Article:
A recent study in an Alaskan population assessed the outcomes and quality of care for rheumatoid arthritis in telemedicine. They found that telemedicine did not improve rheumatoid arthritis activity or quality of care over a 12-month period, however it was found that it was not inferior to in-person care. Perceptions of telemedicine were also addressed using a telemedicine perception survey. They found that individuals using telemedicine still expressed a preference to be seen in-person, however those using telemedicine were more likely to feel that the care given was as good as in-person visits. Both telemedicine patients and office visits patients felt that technical difficulties were a limitation to its use (16). This study suggests that telemedicine may offer another option of care to patients that is as good as in-person visits. This study also shows that those utilizing telemedicine have more positive perceptions about its use as an alternative method of care.
Further studies will need to ascertain patient satisfaction with telemedicine in pediatric rheumatology. The growth of telemedicine during the COVID-19 pandemic has rapidly transformed the way providers deliver care. Some families may feel more comfortable with telemedicine after trying it for the first time. Other families may feel most comfortable in the office setting only. It would also be important to understand why some patients may have deferred care during the pandemic and whether it was due to their perceptions about telemedicine. Exploring family preferences for modality of care will be an important area for future study.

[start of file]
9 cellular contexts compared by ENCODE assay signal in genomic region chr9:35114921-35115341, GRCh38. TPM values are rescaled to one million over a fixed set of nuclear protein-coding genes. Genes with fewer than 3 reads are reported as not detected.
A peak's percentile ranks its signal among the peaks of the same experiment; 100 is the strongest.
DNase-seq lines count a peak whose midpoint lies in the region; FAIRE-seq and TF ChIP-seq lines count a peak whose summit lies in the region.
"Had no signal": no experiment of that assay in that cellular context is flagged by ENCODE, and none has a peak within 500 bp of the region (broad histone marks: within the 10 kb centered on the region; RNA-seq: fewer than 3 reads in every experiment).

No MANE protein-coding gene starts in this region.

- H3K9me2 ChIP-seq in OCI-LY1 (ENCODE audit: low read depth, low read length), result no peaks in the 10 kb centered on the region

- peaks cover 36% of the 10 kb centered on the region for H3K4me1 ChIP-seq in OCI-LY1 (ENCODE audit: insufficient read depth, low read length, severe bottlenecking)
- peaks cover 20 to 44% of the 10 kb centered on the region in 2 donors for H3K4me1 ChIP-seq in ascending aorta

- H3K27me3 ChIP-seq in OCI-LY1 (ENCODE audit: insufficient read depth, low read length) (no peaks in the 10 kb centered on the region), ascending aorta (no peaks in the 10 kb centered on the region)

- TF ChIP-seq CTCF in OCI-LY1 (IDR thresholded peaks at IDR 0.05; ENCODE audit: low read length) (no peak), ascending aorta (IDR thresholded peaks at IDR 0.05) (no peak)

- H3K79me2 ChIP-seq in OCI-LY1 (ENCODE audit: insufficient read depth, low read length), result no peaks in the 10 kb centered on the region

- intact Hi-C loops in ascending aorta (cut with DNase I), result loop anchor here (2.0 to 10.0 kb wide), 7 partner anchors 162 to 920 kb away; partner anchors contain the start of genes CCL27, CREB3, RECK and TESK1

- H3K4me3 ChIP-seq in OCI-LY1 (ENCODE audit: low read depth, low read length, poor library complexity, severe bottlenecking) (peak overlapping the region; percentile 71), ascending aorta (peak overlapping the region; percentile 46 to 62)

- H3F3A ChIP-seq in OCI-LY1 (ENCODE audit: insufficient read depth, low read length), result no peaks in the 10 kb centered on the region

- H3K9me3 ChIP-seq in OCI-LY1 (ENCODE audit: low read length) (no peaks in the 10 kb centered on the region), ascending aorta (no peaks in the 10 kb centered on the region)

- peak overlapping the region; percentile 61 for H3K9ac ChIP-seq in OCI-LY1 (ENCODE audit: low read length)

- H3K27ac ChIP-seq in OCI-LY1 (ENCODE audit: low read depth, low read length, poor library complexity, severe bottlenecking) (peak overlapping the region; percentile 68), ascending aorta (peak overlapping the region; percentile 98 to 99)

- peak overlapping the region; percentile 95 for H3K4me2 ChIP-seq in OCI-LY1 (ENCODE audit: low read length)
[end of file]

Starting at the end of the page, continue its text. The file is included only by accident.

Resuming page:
Some valuable lessons were learned during the first three months of our telemedicine experience. Beyond the pandemic, telemedicine will have a place in pediatric rheumatology care where access issues persist. With less than 500 pediatric rheumatologists in the United States, there are still nine states lacking access to pediatric rheumatology care. If telehealth could be utilized further, than patient access could be enhanced across the country. This would include rural areas, underserved areas, and areas where families have to travel long distances to receive care. The Covid-19 pandemic is an event that will stimulate physicians to evaluate how they can expand care within a small subspecialty. More families may choose to try a telemedicine visit if given the option. The pediatric rheumatology workforce should be ready to embrace telemedicine as part of the future of serving the patient population. Learning a digital physical exam and interacting with families over video will be the new normal in many instances. How to best leverage technology for the care of pediatric rheumatology patients requires further study.